• Restart involves being transported into a virtual reality world, with elements of Whodunnit and a large mystery feel midway
    • Limited plays out like a crime thriller, notably a mix between 24 and Stephen King's Under the Dome
    • JOKERS can be seen as a sort of slasher horror, with the Magical Girls being stalked by a relentless opponent. A closer comparison would also be Aliens, thanks to most of the Magical Girls here being veterans
    • ACES has arguably the most Ensemble Cast feel in it, mixing in with political thriller, similar to Game of Thrones
    • QUEENS is described by Japanese fans as a war story between several factions
  • Grey and Gray Morality: While from time to time there are characters that are truly evil, most of the antagonists never have truly evil intentions.
  • Keeping Secrets Sucks: One of the rules of being a Magical Girl is to never reveal your true identity to anyone outside other Magical Girls. To do so would forfeit your right to become a Magical Girl (and by extension, means you die).
  • Loads and Loads of Characters: With over a dozen characters introduced every novel, this trope is very much in effect.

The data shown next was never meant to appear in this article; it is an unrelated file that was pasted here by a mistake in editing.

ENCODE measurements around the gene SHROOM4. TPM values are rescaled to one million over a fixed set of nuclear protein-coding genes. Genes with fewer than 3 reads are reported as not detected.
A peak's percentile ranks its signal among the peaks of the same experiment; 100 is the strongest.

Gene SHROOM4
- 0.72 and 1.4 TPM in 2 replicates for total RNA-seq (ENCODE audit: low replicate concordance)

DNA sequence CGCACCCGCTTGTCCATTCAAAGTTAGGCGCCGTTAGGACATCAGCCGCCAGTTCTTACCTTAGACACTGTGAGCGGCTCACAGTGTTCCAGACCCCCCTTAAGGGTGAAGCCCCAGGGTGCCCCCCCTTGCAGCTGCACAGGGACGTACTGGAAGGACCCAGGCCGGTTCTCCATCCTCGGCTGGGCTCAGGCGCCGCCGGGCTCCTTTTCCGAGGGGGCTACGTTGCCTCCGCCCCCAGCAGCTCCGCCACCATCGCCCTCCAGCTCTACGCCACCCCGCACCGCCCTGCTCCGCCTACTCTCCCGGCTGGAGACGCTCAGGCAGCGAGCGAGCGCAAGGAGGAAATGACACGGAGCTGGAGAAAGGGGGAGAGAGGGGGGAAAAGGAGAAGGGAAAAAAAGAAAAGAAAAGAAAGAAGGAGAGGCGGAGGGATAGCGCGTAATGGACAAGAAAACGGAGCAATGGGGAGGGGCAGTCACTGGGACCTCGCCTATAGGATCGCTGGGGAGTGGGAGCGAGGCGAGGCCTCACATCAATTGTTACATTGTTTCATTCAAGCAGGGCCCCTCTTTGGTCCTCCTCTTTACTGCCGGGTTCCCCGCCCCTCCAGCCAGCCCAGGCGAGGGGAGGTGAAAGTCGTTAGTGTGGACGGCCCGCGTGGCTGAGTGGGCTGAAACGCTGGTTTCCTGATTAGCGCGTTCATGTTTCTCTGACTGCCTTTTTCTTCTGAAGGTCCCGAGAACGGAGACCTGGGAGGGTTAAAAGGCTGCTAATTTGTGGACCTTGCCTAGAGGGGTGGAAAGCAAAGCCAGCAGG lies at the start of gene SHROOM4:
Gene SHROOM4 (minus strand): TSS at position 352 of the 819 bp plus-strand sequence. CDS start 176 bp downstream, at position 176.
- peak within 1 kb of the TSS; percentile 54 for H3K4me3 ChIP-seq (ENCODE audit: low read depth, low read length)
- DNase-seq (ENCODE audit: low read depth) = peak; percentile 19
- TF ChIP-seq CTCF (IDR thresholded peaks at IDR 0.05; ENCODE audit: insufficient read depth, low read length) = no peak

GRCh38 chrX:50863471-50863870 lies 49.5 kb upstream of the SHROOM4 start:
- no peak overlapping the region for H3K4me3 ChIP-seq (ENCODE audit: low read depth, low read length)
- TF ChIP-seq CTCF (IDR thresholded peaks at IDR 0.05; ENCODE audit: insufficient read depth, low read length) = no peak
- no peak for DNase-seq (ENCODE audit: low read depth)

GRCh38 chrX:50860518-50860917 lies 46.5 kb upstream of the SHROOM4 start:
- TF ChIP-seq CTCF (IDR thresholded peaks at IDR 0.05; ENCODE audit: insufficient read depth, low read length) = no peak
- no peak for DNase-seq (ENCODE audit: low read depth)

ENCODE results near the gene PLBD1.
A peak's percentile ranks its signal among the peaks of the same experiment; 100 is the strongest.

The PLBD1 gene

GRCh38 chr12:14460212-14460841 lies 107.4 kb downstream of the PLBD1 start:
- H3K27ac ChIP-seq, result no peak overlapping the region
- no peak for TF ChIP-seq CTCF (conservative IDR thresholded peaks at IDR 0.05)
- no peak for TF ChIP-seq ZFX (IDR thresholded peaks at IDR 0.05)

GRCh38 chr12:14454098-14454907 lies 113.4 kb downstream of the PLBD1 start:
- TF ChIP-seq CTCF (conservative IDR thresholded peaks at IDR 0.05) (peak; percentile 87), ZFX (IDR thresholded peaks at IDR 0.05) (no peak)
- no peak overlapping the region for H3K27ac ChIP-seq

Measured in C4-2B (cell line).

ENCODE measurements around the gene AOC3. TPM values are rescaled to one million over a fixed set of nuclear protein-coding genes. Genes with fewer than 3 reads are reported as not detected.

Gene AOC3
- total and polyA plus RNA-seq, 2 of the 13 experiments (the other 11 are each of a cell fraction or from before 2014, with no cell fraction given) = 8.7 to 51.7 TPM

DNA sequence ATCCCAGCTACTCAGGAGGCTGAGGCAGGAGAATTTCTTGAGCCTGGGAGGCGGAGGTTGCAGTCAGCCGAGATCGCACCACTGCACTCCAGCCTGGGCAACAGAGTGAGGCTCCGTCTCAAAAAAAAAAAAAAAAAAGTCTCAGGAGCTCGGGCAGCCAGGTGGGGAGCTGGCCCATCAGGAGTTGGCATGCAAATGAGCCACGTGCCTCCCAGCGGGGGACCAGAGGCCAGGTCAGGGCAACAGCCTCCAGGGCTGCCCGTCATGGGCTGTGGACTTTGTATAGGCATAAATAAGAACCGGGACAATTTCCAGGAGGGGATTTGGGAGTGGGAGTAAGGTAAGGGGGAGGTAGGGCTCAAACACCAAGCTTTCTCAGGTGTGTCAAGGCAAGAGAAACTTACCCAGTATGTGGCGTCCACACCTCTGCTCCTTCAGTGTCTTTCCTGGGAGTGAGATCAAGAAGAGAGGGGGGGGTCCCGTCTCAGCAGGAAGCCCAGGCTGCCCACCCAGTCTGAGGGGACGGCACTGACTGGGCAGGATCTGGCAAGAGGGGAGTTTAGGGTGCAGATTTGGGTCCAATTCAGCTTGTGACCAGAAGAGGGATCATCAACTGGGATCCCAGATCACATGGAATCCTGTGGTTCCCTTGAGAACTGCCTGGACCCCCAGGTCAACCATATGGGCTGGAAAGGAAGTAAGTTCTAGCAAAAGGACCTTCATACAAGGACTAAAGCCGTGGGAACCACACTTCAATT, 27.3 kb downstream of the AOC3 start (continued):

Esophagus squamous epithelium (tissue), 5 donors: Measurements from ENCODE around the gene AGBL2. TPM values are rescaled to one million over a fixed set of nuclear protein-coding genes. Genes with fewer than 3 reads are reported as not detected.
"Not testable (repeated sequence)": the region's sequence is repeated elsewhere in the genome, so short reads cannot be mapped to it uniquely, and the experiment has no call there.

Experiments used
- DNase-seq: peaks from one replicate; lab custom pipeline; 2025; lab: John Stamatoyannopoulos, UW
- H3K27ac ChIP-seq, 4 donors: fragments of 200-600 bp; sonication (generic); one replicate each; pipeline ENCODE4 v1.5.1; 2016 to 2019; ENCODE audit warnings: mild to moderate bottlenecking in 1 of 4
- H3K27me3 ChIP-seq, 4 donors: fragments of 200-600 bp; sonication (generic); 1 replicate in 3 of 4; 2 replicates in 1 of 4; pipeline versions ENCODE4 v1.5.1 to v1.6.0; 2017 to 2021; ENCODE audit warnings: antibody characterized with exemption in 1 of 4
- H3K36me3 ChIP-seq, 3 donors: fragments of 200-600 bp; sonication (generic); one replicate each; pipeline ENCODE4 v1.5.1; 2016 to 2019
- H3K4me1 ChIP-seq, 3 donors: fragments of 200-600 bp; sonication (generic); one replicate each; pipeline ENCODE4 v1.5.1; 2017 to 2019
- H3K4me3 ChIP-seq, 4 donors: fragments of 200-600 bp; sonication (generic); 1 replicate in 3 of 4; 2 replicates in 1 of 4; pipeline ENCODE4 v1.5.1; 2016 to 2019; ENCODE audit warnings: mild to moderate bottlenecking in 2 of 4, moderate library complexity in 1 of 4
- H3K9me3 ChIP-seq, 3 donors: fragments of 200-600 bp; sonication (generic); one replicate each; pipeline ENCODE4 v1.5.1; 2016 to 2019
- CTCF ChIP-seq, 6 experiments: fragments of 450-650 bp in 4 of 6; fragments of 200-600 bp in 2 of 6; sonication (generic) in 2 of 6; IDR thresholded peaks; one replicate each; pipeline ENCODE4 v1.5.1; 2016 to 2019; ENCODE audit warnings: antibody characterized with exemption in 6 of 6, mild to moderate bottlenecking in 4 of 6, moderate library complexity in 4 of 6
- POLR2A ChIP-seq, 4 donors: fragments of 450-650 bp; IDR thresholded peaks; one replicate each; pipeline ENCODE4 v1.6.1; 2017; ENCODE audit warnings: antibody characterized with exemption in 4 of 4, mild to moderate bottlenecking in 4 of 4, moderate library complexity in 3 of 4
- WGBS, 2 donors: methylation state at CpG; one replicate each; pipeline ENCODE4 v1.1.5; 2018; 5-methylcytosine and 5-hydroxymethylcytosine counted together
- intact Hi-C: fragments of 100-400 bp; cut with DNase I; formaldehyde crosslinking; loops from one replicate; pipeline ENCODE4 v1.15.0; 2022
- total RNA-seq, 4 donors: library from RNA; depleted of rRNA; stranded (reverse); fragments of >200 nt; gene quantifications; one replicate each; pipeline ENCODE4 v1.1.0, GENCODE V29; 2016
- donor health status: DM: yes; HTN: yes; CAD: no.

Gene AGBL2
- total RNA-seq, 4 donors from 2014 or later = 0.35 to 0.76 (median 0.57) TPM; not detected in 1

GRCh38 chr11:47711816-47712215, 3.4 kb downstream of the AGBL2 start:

• Magical Girl Warrior: Zigzagged. The premise suggested that there is an evil force for the girls to fight against, but the current era have the girls using their powers to do good deeds instead. However, there are some that created mayham, so the others have to fight to stop them.
  • One Degree of Separation: Especially evident in Episodes.
  • Power Dyes Your Hair: You Gotta Have Blue Hair only applies for the girls when transformed. In their normal personas everyone has realistic hair colours.
  • Power Glows: In the anime, Magical Girls glow in various colors whenever they activate their abilities.
  • Premature Empowerment: Most Magical Girls first learn of the existence of magic when they're suddenly chosen to become a Magical Girl. When a fairy or test administrator finds someone suitable, they generally give her powers first and answer questions second.
  • Reconstruction: Of what it means to be a Magical Girl. The book series throws Magical Girls into reality, and despite some of the harsh things they face, the series often goes out of its way to prove that being a Magical Girl is just about doing the right thing. Overall, a very optimistic look in a dark setting.
  • Swiss-Army Superpower: The girls' powers are described very specifically. This causes most of them to use the more vague ones very creatively.
  • Undying Loyalty: Several characters display this:
    • Swim Swim is extremely loyal to Ruler, following her orders as if they were the law.
    • Weiss Winterprison is willing to do anything for Sister Nana.
    • Shadow Gale has vowed to protect Pfle and stay by her side no matter what.
  • With Great Power Comes Great Perks: Magical Girls are supposed to just use their powers to help people, but many use their powers to make their ordinary lives easier as well.